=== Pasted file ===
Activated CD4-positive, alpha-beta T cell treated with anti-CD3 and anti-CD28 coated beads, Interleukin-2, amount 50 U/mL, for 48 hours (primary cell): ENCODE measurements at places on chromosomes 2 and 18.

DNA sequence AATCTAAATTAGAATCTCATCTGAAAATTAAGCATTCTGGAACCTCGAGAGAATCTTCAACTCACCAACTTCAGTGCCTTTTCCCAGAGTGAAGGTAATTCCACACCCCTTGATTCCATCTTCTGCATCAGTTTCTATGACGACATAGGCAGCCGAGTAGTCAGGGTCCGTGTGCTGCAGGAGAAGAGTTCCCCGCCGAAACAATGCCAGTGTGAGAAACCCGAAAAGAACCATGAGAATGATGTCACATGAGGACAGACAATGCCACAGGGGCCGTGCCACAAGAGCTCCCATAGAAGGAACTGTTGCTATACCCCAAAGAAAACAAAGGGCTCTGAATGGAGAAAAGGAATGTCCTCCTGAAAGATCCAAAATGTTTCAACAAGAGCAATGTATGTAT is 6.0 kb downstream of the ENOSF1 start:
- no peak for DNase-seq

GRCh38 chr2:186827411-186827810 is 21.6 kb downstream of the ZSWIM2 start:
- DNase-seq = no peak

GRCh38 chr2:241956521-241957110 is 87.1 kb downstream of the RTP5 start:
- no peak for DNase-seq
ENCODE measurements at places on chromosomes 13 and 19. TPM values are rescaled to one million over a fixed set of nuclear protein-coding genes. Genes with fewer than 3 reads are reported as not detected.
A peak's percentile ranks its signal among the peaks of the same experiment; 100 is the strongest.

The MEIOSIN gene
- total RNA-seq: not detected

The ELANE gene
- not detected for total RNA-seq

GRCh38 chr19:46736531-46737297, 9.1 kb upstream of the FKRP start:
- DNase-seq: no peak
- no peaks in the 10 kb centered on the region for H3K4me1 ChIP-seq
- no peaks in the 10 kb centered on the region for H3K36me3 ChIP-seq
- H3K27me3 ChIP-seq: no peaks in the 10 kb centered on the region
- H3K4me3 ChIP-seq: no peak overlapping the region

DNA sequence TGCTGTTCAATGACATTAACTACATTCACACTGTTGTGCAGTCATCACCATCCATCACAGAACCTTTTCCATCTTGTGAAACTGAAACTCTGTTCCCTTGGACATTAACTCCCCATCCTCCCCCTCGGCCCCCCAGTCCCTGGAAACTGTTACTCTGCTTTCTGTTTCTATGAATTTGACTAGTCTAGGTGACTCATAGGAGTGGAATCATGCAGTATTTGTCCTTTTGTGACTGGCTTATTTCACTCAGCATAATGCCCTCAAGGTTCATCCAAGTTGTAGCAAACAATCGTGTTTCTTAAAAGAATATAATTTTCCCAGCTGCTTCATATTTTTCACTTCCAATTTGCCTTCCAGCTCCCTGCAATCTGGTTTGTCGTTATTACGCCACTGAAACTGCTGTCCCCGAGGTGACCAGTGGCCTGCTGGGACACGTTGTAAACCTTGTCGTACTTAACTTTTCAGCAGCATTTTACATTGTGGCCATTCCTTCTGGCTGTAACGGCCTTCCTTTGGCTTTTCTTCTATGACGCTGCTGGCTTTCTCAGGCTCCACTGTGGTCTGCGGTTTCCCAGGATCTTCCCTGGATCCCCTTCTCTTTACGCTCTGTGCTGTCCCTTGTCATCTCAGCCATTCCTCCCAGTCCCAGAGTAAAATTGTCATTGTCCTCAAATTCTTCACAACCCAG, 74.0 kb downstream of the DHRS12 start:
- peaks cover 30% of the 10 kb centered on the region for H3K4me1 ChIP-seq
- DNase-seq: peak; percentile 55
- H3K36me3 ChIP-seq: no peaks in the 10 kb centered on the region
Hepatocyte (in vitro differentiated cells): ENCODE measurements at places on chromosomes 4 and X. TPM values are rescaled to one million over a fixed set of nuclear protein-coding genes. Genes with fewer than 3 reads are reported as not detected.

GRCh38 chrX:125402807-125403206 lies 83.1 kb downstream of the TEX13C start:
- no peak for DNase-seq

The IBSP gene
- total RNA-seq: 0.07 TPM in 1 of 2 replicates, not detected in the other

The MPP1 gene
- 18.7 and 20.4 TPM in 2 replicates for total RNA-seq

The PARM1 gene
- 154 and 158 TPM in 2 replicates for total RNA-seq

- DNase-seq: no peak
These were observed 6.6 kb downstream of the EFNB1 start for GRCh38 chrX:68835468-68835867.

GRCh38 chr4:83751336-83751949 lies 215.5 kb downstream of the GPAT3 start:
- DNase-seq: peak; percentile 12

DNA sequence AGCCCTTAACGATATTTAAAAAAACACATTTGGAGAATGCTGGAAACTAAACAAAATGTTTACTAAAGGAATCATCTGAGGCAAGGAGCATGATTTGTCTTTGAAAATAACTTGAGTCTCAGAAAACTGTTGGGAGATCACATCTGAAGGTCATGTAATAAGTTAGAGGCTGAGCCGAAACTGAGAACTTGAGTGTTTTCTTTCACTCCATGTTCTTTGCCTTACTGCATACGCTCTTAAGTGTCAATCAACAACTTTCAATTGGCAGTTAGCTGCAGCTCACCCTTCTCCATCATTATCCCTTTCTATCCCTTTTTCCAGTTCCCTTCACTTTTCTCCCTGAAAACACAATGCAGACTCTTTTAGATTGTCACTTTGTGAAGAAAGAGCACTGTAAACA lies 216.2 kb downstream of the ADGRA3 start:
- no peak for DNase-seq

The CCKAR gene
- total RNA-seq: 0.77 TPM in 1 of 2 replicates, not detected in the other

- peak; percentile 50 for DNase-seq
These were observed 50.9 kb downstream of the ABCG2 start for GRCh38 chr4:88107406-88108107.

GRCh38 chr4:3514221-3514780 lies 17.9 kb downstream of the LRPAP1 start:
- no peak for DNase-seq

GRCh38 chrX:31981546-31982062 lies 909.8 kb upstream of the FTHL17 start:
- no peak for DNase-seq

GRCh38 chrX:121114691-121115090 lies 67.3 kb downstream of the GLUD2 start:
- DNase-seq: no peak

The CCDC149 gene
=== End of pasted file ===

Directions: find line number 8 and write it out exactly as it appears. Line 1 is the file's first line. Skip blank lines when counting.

ENCODE measurements at places on chromosomes 13 and 19. TPM values are rescaled to one million over a fixed set of nuclear protein-coding genes. Genes with fewer than 3 reads are reported as not detected.